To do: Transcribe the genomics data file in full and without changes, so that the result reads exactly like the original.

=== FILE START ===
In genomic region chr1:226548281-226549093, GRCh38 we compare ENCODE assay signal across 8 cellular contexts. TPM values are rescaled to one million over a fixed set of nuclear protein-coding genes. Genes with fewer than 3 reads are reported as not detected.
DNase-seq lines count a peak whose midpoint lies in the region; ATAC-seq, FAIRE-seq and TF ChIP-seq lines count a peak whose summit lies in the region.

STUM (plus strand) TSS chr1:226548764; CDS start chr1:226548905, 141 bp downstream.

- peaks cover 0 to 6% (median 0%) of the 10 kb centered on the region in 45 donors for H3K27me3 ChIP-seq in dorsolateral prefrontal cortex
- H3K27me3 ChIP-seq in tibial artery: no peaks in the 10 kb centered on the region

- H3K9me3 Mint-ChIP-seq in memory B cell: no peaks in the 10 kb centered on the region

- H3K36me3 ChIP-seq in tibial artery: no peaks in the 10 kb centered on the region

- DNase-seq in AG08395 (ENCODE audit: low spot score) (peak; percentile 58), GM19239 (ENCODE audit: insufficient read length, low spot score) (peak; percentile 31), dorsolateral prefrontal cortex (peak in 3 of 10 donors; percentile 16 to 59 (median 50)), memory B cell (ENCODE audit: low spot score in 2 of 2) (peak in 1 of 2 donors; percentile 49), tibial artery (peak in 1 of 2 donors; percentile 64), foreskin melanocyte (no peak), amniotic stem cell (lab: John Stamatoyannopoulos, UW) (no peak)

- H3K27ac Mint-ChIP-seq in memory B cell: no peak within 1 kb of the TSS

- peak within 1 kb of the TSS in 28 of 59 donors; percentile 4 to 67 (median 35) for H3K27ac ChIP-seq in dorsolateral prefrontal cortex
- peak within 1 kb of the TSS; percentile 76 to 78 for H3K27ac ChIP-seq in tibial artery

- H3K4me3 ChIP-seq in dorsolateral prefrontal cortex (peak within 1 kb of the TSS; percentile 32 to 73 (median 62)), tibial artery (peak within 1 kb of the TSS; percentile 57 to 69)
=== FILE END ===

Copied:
In genomic region chr1:226548281-226549093, GRCh38 we compare ENCODE assay signal across 8 cellular contexts. TPM values are rescaled to one million over a fixed set of nuclear protein-coding genes. Genes with fewer than 3 reads are reported as not detected.
DNase-seq lines count a peak whose midpoint lies in the region; ATAC-seq, FAIRE-seq and TF ChIP-seq lines count a peak whose summit lies in the region.

STUM (plus strand) TSS chr1:226548764; CDS start chr1:226548905, 141 bp downstream.

- peaks cover 0 to 6% (median 0%) of the 10 kb centered on the region in 45 donors for H3K27me3 ChIP-seq in dorsolateral prefrontal cortex
- H3K27me3 ChIP-seq in tibial artery: no peaks in the 10 kb centered on the region

- H3K9me3 Mint-ChIP-seq in memory B cell: no peaks in the 10 kb centered on the region

- H3K36me3 ChIP-seq in tibial artery: no peaks in the 10 kb centered on the region

- DNase-seq in AG08395 (ENCODE audit: low spot score) (peak; percentile 58), GM19239 (ENCODE audit: insufficient read length, low spot score) (peak; percentile 31), dorsolateral prefrontal cortex (peak in 3 of 10 donors; percentile 16 to 59 (median 50)), memory B cell (ENCODE audit: low spot score in 2 of 2) (peak in 1 of 2 donors; percentile 49), tibial artery (peak in 1 of 2 donors; percentile 64), foreskin melanocyte (no peak), amniotic stem cell (lab: John Stamatoyannopoulos, UW) (no peak)

- H3K27ac Mint-ChIP-seq in memory B cell: no peak within 1 kb of the TSS

- peak within 1 kb of the TSS in 28 of 59 donors; percentile 4 to 67 (median 35) for H3K27ac ChIP-seq in dorsolateral prefrontal cortex
- peak within 1 kb of the TSS; percentile 76 to 78 for H3K27ac ChIP-seq in tibial artery

- H3K4me3 ChIP-seq in dorsolateral prefrontal cortex (peak within 1 kb of the TSS; percentile 32 to 73 (median 62)), tibial artery (peak within 1 kb of the TSS; percentile 57 to 69)